JED YORK: You have beer vendors. You have guys that walk up and down the rows. And it's do you want a hotdog, do you want a beer. I'll pass you this down, and you can pass me over $20 though six people. Do I get to keep the change or not, a five. You have people that are already there, they're just not working as efficiently as they can be. And I think that's where you need to work with the entire system of the building and figure out, okay, how do we get thee people that are walking up and down, I don't know if you want a beer or if you want a beer, but I've got a bunch of beers right now. If now know this is my pattern, and I'm going to go deliver beers, I'm going to go deliver hotdogs, it's simple math to figure out how many people you need to actually deliver the amount of food, beverages, et cetera, to make all of your customers happy.
QUESTION: I hate to lose the guy who can throw the peanuts to the exact right seat, though.
JED YORK: He can still do that.
And to bring it closer to home for everybody in the room, rolling out an ERP system, rolling out CRM systems, Salesforce, Oracle, any of these kinds of systems, it's much less about the software, it's much more about the process engineering that you do, it's much more about how you integrate that into your daily activities. If you don't fully integrate that into your daily activities then what you end up having is just basically an Excel spreadsheet on steroids.
For us then it is delivery. If you think about it the technology part of that is fairly trivial. It's not difficult at all. What it is though is how do you mobilize a force of N number of runners without that turning into Midtown Manhattan at rush hour, where there are basically just runners all over the place, and you can't likely find your way through that. And then how do you actually then come up with some realistic times, kind of like Uber, and say, hey, I'm going to order this hotdog and this beer to my seat in the cheap seats, and then for us to be able to tell you, hey, given all the runners, and where they are, we can tell you that it will be there in 35 minutes, or 15 minutes.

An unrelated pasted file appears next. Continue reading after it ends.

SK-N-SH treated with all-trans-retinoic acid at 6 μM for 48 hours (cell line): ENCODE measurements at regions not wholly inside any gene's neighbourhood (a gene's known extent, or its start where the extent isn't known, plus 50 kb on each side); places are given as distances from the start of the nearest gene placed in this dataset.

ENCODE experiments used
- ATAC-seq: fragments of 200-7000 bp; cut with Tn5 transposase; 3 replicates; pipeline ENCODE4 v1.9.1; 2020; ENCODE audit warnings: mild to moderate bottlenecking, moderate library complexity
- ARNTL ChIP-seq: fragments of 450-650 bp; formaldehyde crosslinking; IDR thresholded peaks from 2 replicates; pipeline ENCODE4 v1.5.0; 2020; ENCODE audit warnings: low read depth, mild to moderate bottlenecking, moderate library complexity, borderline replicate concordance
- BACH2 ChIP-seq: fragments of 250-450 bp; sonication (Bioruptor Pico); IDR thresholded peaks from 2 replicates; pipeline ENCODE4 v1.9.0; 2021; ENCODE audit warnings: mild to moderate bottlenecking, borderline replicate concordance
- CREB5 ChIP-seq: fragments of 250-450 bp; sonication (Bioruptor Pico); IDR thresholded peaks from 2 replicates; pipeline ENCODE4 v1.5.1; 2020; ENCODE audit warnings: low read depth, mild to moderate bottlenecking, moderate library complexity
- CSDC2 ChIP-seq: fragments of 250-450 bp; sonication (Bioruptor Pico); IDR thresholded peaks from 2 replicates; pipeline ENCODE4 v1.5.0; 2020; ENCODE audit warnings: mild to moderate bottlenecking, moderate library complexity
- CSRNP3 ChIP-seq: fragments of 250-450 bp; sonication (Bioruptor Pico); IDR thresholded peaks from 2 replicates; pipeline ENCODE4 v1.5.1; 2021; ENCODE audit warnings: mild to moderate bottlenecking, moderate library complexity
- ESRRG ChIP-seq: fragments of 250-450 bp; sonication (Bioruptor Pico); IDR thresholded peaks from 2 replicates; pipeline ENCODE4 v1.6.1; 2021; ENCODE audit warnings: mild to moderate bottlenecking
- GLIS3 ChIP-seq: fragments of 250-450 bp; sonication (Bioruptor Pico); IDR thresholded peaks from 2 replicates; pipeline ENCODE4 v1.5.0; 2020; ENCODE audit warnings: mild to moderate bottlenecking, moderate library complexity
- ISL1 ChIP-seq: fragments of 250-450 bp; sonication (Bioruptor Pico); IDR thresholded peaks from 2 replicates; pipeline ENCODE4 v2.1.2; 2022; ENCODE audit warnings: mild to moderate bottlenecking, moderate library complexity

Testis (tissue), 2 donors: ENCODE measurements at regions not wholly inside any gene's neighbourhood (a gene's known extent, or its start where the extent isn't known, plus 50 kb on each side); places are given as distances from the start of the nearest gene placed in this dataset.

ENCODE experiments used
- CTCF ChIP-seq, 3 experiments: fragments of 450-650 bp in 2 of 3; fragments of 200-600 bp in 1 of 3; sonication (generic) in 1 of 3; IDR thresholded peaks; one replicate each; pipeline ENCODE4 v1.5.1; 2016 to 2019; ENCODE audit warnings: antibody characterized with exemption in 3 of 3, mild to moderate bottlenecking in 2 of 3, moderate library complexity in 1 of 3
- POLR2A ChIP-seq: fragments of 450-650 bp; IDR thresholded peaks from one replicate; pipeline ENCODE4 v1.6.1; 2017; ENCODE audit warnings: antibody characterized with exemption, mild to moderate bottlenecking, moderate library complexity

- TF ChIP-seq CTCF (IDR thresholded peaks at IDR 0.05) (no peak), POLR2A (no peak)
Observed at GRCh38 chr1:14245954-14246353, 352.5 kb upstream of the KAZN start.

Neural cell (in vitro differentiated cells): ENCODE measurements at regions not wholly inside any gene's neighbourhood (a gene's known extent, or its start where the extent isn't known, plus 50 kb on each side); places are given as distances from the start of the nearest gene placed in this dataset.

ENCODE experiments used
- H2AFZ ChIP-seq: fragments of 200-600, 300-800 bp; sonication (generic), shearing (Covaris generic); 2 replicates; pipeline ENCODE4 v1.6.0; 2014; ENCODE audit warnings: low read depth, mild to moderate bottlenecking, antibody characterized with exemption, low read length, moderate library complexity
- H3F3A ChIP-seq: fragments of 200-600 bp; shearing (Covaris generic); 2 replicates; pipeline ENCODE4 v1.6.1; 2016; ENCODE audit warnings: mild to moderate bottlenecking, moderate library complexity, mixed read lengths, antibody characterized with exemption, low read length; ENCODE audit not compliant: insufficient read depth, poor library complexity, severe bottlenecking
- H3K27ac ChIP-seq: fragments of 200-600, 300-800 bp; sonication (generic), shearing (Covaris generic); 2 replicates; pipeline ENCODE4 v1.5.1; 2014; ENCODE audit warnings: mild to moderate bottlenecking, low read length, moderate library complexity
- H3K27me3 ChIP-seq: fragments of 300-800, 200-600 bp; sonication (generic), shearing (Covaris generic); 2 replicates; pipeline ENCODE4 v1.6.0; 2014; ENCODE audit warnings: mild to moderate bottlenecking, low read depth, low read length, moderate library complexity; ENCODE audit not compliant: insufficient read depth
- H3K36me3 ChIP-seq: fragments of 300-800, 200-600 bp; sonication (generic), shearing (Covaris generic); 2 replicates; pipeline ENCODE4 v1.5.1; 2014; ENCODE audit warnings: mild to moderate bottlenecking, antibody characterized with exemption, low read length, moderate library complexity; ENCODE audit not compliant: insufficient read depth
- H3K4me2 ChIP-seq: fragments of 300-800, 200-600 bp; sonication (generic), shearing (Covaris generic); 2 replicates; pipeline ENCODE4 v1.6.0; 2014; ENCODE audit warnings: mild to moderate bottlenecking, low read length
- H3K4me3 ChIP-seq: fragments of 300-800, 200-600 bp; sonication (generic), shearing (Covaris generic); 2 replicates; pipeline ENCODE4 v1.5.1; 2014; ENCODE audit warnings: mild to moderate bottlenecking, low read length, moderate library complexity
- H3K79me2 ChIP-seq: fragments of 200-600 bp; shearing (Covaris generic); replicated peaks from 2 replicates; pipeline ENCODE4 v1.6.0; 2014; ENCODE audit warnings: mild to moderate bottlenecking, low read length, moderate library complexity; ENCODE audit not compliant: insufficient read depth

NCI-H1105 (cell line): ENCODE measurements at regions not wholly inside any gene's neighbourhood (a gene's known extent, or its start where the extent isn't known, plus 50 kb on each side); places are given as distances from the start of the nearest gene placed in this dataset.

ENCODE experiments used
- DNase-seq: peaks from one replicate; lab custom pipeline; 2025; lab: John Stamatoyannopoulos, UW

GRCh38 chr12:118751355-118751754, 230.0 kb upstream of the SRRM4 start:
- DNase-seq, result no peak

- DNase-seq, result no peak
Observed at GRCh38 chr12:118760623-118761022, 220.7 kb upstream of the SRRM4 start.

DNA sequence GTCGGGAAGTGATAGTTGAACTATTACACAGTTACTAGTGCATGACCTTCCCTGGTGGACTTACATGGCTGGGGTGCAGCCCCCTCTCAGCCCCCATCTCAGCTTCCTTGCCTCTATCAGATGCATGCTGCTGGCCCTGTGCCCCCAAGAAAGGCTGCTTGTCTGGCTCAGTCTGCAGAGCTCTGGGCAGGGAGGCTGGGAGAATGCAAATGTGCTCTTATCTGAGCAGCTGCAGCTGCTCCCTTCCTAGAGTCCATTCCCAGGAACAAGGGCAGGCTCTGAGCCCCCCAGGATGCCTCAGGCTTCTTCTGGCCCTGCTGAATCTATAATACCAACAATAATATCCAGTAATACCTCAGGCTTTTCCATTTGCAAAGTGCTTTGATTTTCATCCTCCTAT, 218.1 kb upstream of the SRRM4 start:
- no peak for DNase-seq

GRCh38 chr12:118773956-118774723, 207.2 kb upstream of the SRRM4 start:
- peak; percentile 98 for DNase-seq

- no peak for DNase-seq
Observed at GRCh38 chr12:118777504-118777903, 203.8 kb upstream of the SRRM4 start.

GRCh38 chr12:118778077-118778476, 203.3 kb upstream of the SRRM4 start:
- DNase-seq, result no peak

These are logistical problems. These are managing hundreds of hourly wage earner problems. This is not a technology problem. But at its abstract level, this is a user experience delivery mechanism for us. And so in some case technology can help that, and we're using that, and we're very fortunate to be kind of part of the 49ers team here, because we can sit down with the guys who have been doing stadium operations for 20 years who know this, and they'll be able to say yes that's a good idea, but that is not going to work for me at this particular point. But they're great. We sit down and figure out what the right solution is. We'll be able to keep track of those runners, and they have brought up all these operational process issues, some of which is just going to take good management, some of which we can help with technology.